Only 13% of those who lead the charge in SA’s top kitchens are women

Women are still having to prove themselves in professional kitchens. The good news is things might be about to change

21 February 2019 - 10:33 By sylvia mckeown
Forbes reported last year that less than 7% of chefs and restaurateurs in the world are women.
Forbes reported last year that less than 7% of chefs and restaurateurs in the world are women.
Image: 123RF/kzenon

According to Google, an oft-searched question is, “What’s a female chef called?” My guess would be “longsuffering”.

Forbes reported last year that less than 7% of chefs and restaurateurs in USA are women, showing that gender imbalance is not limited to boardrooms. And SA’s professional kitchens are not exempt.

FOOD XX, a platform focused on empowering women in SA's food and drinks industry, recently released a report saying that out of the 30 nominees for South Africa’s Top Restaurant at the 2018 Eat Out Mercedes-Benz Restaurant Awards, only four had a woman in the role of head chef, making up only a 13% slice of the cake.

These women are:

  • Chantel Dartnall, owner and head chef of Restaurant Mosaic at The Orient in Pretoria, who once reigned as best female chef in the world.
  • Kayla-Ann Osborn, executive head chef at The Chef’s Table in Umhlanga, who won Eat Out’s Rising Star award in 2017.
  • Hilde-Lee Olivier, who was recently named head chef at Jardine Restaurant in Stellenbosch.
  • Fernanda Cardoso, the newly appointed head chef at Chef’s Warehouse & Canteen in Cape Town.
Chantel Dartnall.
Chantel Dartnall.
Image: Supplied

Why are there so few women in head chef roles? “I suppose because traditional restaurant kitchens mirror the politics of race, class and gender that you find in broader society,” posits anthropologist, author and chef Anna Trapido. "If anything, restaurant kitchens are slightly worse than broader society because they are modelled on 19th-century military brigades. There are women who rise in such a context but they are relatively few and far between.”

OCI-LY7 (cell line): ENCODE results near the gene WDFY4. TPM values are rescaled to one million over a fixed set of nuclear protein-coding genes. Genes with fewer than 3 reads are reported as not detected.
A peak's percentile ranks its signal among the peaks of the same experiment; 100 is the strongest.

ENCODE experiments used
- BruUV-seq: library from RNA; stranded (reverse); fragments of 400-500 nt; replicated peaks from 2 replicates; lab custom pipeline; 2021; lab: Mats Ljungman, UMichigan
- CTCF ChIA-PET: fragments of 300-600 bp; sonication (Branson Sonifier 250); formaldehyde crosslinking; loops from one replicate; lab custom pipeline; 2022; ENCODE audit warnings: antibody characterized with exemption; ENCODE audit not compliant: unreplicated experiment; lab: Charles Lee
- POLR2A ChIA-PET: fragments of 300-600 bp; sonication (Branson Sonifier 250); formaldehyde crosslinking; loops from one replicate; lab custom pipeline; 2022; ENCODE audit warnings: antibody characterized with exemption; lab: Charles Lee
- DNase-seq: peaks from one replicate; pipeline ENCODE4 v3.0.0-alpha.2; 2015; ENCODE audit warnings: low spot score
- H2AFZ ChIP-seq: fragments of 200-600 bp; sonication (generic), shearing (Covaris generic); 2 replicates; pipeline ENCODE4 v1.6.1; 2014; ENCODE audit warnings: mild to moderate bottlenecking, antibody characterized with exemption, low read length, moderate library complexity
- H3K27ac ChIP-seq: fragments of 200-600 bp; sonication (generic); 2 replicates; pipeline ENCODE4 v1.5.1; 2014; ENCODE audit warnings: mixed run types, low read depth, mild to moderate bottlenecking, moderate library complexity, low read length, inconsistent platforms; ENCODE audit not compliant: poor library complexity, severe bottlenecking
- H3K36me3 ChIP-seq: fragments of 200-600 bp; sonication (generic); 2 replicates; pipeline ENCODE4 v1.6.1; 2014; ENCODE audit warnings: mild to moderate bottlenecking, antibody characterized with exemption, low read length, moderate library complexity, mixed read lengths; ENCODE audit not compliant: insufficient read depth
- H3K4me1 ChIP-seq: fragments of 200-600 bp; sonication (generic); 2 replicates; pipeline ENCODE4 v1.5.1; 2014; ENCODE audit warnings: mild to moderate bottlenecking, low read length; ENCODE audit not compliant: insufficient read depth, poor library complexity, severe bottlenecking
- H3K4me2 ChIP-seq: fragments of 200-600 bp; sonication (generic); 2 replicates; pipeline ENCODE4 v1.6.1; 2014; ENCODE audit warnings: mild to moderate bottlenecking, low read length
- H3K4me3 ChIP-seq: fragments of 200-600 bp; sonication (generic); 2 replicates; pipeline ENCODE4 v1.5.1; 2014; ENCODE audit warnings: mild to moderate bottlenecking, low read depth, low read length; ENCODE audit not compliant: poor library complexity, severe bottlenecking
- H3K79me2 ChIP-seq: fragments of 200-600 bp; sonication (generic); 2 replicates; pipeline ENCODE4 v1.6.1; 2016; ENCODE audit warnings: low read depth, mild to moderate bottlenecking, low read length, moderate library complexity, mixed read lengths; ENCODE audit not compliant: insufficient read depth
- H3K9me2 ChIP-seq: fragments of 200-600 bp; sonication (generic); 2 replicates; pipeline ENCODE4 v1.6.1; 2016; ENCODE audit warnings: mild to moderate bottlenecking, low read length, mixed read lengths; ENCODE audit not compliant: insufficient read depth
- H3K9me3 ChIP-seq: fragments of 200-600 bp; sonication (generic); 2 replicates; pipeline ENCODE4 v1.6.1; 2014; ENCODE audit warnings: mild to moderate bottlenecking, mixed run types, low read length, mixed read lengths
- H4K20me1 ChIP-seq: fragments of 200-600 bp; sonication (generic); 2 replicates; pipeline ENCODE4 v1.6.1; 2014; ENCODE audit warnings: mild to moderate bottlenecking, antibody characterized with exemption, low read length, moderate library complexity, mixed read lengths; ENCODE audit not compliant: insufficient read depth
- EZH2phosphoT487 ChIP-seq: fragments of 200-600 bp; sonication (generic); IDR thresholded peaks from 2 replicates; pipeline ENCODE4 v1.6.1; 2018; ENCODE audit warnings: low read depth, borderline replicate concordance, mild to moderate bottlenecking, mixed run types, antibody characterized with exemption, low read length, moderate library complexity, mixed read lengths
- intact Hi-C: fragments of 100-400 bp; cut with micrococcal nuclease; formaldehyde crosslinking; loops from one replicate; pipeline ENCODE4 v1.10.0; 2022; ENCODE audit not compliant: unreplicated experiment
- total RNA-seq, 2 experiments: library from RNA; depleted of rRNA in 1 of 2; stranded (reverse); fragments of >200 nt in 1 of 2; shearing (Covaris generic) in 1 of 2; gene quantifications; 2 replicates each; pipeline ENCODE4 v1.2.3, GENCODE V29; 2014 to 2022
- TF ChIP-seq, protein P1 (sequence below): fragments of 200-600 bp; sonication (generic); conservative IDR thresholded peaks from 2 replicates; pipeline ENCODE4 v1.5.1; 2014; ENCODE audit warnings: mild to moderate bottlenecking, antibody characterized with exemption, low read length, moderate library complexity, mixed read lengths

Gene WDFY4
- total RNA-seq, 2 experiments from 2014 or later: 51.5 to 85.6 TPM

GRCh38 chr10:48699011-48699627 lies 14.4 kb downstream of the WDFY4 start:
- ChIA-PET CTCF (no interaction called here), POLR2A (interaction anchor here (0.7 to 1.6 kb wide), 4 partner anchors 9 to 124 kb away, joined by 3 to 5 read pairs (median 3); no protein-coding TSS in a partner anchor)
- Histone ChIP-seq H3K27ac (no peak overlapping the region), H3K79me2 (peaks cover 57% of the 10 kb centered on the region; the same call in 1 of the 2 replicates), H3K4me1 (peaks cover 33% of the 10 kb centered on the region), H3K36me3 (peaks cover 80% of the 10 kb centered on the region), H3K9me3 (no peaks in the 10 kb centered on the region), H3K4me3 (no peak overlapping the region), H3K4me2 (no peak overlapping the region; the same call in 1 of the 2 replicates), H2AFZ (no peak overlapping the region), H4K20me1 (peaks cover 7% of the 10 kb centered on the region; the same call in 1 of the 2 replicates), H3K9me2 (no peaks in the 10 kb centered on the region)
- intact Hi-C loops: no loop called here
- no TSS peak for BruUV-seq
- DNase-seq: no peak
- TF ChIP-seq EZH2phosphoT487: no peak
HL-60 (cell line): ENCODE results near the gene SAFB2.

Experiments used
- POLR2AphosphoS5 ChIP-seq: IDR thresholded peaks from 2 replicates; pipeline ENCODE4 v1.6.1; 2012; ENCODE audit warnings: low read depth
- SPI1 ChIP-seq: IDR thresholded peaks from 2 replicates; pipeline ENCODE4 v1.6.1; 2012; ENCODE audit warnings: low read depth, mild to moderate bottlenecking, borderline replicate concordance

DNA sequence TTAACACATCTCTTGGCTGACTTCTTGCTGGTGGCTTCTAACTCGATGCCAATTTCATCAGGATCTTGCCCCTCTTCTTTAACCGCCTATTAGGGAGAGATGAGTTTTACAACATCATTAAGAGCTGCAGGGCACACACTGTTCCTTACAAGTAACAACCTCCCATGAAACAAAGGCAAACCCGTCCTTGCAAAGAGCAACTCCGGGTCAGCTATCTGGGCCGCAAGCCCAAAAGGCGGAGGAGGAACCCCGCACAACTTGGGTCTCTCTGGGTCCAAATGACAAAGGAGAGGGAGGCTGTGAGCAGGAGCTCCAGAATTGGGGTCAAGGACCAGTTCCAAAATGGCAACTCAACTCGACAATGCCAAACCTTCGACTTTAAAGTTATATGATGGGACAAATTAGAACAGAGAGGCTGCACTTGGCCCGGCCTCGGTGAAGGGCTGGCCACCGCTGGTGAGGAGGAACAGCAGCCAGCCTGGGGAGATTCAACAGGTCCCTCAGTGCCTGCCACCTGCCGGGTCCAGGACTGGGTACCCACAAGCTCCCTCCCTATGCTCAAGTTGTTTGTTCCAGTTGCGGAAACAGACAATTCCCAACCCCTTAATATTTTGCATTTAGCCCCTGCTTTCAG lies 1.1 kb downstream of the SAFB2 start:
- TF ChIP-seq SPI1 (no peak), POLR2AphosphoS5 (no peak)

Even when looking beyond Eat Out’s purview, FOOD XX found the percentage of female head chefs was only slightly higher. And let’s not even get started on the severe lack of opportunities for female chefs of colour.

But it’s not all doom and gloom. FOOD XX's report found in the lower echelons of kitchens, among the hands who actually make the food that lands at your table, there is a 50-50 gender split. Encouragingly, in some local kitchens more than 70% are female.

“So while there’s much room for change at the top — where the most decisions and money is made — the research provides some hope for this to happen sooner rather than later,” the report reads.


Last week, FOOD XX held an awards ceremony to honour female trailblazers in our local culinary industry. It was a wonderful to see those who have had a marked influence on SA's food landscape, but who are seldom recognised, holding up large trophies.

Awards were given in 15 categories, ranging from food styling to alcohol production.

Sustainability award winner, Roushanna Grey of Veld and Sea
Sustainability award winner, Roushanna Grey of Veld and Sea
Image: Kate McLuckie

Roushanna Gray, founder of foraging studio Veld and Sea at Cape Point in Cape Town, took home the Sustainability Award. She wrote on Instagram: “It’s been a long and slow and beautiful journey for Veld and Sea to have gotten to where it is today and it’s such a special feeling for hard work to be acknowledged."

This was the first of what is to be a yearly event which will hopefully lead to more opportunities for women in local kitchens.

“We make up more than half of the population in SA,” says Food XX founder Hannerie Visser of Studio H, “so women have the collective power to affect stock markets, policies, corporate and creative industries - so let’s do this!”

If you want to join the Food XX movement, or find out more, go to